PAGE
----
Monday, November 10, 2008
Do You Want To Eliminate Your PMI ?
Let us quickly understand first what is PMI? PMI or Private Mortgage Insurance is normally required when you buy a house with less than 20% down. Mortgage insurance is a type of guarantee that helps protect lenders against the costs of foreclosure. This insurance protection is provided by private mortgage-insurance companies. It enables lenders to accept lower down payments than they would normally accept. In effect, mortgage insurance provides what the equity of a higher down payment would provide to cover a lender's losses in the unfortunate event of foreclosure. Therefore, without mortgage insurance, you might not be able to buy a home without a 20% down payment.
The cost of PMI increases as your down payment decreases. Example: The cost of PMI on a 10% down payment is less than the cost of PMI on a 5% down payment. Your PMI premium is normally added to your monthly mortgage payment.
If you didn’t put down 20 percent in cash on your home, you’re probably paying private mortgage insurance. Now its upto you weather you want to cancel it or regain it. The decision on when to cancel the private insurance coverage does not depend solely on the degree of your equity in the home. The final say on terminating a private mortgage-insurance policy is reserved jointly for the lender and any investor who may have purchased an interest in the mortgage. However, in most cases, the lender will allow cancellation of mortgage insurance when the loan is paid down to 80% of the original property value. Some lenders may require that you pay PMI for one or two years before you may apply to remove it.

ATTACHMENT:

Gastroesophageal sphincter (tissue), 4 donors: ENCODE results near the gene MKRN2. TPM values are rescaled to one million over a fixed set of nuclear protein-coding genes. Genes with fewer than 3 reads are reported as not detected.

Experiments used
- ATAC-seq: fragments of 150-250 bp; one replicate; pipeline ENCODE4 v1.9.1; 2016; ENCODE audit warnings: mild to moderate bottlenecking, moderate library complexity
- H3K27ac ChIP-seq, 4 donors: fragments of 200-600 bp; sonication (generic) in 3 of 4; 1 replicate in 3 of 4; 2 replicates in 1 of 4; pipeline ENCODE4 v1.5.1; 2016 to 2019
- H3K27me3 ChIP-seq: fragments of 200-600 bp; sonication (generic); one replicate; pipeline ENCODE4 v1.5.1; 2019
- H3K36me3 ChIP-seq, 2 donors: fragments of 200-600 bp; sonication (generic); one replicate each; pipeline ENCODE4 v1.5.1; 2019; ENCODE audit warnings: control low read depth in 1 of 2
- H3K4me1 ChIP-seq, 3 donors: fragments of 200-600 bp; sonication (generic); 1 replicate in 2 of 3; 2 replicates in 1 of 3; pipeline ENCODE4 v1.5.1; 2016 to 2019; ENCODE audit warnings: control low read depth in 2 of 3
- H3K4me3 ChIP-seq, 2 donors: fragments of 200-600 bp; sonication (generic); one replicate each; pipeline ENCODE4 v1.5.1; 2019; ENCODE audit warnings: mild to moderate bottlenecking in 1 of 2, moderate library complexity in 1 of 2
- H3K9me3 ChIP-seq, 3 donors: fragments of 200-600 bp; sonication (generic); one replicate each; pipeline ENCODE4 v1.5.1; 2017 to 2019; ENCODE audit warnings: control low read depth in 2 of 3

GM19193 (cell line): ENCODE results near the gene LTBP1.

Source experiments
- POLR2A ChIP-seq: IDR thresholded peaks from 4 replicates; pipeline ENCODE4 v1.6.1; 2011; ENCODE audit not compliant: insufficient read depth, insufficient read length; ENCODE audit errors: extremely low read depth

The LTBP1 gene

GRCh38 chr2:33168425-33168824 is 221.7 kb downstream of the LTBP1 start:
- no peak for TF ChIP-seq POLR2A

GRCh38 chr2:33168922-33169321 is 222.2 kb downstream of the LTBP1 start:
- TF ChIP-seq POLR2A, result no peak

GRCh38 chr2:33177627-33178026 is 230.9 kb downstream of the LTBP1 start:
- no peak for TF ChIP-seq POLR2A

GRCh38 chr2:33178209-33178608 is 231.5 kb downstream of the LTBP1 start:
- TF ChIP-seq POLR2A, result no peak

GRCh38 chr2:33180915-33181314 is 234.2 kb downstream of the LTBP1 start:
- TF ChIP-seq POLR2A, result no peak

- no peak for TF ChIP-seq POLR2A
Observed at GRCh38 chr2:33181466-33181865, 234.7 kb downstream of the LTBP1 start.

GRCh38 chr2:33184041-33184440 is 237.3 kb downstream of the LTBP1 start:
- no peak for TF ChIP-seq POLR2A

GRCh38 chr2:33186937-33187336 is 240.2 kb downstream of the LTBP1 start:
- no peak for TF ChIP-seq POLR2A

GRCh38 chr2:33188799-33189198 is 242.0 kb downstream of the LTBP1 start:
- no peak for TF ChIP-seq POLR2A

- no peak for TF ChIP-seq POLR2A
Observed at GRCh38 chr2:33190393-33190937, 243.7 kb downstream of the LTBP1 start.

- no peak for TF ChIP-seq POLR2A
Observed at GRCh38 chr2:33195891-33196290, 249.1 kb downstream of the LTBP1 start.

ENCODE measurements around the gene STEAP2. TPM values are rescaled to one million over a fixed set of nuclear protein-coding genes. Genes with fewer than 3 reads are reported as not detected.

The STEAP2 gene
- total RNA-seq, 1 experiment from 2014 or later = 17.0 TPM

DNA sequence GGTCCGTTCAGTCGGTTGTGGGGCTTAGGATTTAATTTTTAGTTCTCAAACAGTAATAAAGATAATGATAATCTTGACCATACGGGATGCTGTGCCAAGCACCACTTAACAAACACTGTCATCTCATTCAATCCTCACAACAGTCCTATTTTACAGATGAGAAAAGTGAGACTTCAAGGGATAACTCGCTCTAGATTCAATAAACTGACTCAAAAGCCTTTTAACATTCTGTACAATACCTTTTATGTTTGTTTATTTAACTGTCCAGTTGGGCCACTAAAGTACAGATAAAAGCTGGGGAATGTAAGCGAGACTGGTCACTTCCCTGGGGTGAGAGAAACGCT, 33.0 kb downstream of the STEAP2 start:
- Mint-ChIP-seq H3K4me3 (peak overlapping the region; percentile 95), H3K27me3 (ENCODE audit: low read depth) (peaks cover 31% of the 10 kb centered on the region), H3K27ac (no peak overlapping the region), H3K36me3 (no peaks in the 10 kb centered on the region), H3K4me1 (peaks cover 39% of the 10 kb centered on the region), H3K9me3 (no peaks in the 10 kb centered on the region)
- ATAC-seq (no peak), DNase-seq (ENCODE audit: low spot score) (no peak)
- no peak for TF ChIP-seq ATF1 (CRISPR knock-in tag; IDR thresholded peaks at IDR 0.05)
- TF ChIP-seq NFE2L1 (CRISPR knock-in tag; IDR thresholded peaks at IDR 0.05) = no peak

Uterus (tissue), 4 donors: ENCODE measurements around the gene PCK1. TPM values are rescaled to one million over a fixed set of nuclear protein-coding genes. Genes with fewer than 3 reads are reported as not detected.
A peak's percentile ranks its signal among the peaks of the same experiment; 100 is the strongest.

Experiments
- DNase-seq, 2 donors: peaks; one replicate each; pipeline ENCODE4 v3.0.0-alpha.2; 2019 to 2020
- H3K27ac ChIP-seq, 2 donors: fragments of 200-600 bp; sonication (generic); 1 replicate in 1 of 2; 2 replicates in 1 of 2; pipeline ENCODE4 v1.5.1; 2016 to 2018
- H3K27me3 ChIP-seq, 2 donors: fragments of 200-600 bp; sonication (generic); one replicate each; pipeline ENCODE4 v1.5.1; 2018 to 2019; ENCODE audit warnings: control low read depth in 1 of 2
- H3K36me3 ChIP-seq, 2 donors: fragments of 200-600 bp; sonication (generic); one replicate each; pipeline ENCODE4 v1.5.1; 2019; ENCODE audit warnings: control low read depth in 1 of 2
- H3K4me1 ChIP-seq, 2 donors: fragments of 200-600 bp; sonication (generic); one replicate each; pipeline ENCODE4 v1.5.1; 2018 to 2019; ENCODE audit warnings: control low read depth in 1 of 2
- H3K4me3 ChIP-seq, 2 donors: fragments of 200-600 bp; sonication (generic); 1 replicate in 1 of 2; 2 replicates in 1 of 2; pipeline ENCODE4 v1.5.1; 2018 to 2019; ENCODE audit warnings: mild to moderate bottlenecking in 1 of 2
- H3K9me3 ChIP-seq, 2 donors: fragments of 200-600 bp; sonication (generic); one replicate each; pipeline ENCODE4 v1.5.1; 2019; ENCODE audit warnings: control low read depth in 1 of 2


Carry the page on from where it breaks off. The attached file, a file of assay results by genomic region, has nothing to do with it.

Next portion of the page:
First start contacting your lenders. Ask if the lender has specific steps that must be followed when canceling PMI. Typically, you’ll need to jump through several hoops before they let you drop it. You’ll need to have your home appraised to make sure you’ve reached the magic 20 percent in equity. Expect to pay anywhere from $300 on up for that appraisal.
If you’ve built up the necessary equity, you’ll need to send your lender a letter formally requesting that they drop PMI, and reduce your monthly payment. A new law on the books requires lenders to automatically cancel your PMI once you’ve reached 22 percent equity based on your original home loan and sales price. Lenders typically make the process of dropping PMI more cumbersome than it needs to be. Just be tenacious, and keep a copy of all correspondence. Sooner or later, your persistence will pay off, and you’ll be able to start using your PMI savings to pre-pay your mortgage, or invest for your retirement.
Check out what our friend www.mateomortgage.com wants to tell you regarding PMI :
To cancel the PMI on your loan, contact your lender. In most cases, an appraisal will be required to determine the value of your property. You will probably also be required to pay for the cost of this appraisal. Another way of canceling the PMI on your loan is to refinance and to get a new loan without PMI.